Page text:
Finding a way to deal with a violent past in the aftermath of civil war, the end of an authoritarian regime or occupation, is argued by some to be the basis for lasting peace, democracy and the rule of law. This includes the identification of past human rights violations, the prosecution of perpetrators on a national or international level, the rehabilitation of victims, the establishment of truth commissions, reparation programs, guarantees of non-recurrence and commemoration. Course participants will critically reflect on such processes and assess their effects on society as a whole and on victims and perpetrators in particular.
Hier finden Sie aktuelle Veranstaltungshinweise der Plattform Zivile Konfliktbearbeitung und ihrer Mitgliedsorganisationen sowie weiterer Akteurinnen und Akteure.
Learn from experts in the national dialogue & mediation field how to design and implement effective national dialogues.
Among the most daunting challenges facing societies in post-conflict transition is what to do with the burden of gross violations of human rights committed during the conflict. Numerous societies have sought to ignore such atrocities – to dig a hole and bury the past – only to be confronted by their continual return, in the form of grievance and re-escalation into hostilities. Long after a formal peace has been declared, victims may feel the war still rages – relentless in its demand for answers, in the damage caused, in the absence of acknowledgement, accountability, reparation, or even change.
This course examines the relationship between gender, violent conflict, and peacebuilding. Participants will consider how war and militarism are highly gendered phenomena that impact men and women differently, and relatedly, how peacebuilding processes account for gendered dynamics. Throughout the course, participants will consider questions such as: how do gender stereotypes influence the way that we think about war and peace? What is the relationship between masculinity, militarism, and violence? How has feminist peace activism contributed to peacebuilding and why should peacebuilding processes remain attuned to local women’s peace movements? What are the strengths and limitations of the design and implementation of the UN Security Resolution 1325 on Women, Peace and Security? How does conflict open up potentially transformative spaces for gender relations, and how can peacebuilding processes foster rather than hinder the development of gender equality in post-conflict spaces? Ultimately, participants will gain an understanding of the gendered dimensions of violent conflict and peacebuilding as well as evaluate the respective policy frameworks that address these complexities.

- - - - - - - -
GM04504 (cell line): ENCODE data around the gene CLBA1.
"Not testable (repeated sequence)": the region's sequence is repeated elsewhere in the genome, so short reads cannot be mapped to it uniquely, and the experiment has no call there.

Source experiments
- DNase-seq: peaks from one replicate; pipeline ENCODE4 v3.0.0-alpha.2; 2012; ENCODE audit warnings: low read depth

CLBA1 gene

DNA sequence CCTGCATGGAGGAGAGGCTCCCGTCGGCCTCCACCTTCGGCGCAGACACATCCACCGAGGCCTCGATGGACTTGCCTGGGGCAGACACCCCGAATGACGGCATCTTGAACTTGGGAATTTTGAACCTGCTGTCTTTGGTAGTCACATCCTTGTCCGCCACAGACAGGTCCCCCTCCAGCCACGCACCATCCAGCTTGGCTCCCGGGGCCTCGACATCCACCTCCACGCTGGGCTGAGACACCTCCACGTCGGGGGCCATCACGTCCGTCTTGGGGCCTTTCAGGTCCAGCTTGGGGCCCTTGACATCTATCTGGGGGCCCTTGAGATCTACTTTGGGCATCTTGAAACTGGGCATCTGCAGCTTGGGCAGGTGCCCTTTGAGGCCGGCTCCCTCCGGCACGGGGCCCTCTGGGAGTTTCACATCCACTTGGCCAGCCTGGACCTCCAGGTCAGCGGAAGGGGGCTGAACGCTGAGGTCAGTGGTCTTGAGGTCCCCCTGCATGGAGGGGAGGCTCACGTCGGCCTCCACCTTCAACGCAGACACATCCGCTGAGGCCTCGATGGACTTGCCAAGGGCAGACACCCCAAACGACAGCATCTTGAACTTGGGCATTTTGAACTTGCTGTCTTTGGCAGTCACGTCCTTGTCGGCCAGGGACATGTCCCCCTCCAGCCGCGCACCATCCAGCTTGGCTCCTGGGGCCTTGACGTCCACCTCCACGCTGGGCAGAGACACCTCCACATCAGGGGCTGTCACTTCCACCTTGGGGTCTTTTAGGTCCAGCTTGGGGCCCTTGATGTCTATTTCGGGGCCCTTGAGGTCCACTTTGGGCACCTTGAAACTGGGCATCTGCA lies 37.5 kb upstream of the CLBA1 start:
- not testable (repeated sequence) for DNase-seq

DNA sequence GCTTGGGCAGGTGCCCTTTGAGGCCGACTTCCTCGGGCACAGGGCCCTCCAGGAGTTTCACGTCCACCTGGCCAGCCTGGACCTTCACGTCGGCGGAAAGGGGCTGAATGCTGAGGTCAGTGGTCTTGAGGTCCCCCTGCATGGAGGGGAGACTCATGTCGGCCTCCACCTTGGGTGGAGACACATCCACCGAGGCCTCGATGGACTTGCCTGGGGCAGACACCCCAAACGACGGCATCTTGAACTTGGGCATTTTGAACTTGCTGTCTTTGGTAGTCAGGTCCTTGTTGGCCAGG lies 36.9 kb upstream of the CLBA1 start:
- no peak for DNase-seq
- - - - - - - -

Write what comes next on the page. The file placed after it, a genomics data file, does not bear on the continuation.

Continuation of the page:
The 2-day intensive training programme provides practically applicable education to aspiring students, graduates and policy makers alike. The course will be delivered by a distinguished conflict analyst and researcher who will reflect upon his own experience in the areas of conflict management, conflict prevention and post-conflict rehabilitation measures.
Theories of change help aid workers and peacebuilders to make their programs more effective, but they are rarely used to their full potential. Creating a detailed logic of intervention helps to identify gaps in programming, highlight assumptions that need to be tested and provide a sound base for strategic choices that can increase impact.
The IPT Specialisation Course on Election Observation is designed to support the development and consolidation of pluralistic, democratic societies through preparing participants for observation and assistance tasks in electoral missions. Topics to be dealt with include different electoral systems, different institutional approaches to election observation, voting and new technologies, elections and election observation in different societies, tasks of Short-Term Observers (STOs), Long-Term Observers (LTOs) and Election Supervisors.
This Master Class supports trainers, facilitators, development- and aid workers, peace workers and gender educators on how to encourage and guide people to re-think culture, gender, race, sexual orientation, social class and more. A special focus is placed on considerations of intersectionality while doing gender and peace, as well as on practice-based learning of intersectional pedagogy.
This course covers a consolidated content of a general mediation training and focuses on the practicability in the fields of peacebuilding and development cooperation. It can easily be topped up in order to fulfill the requirements of the German Federal Association for Mediation (Bundesverband Mediation) or the German Mediation Law regarding a certification/accreditation.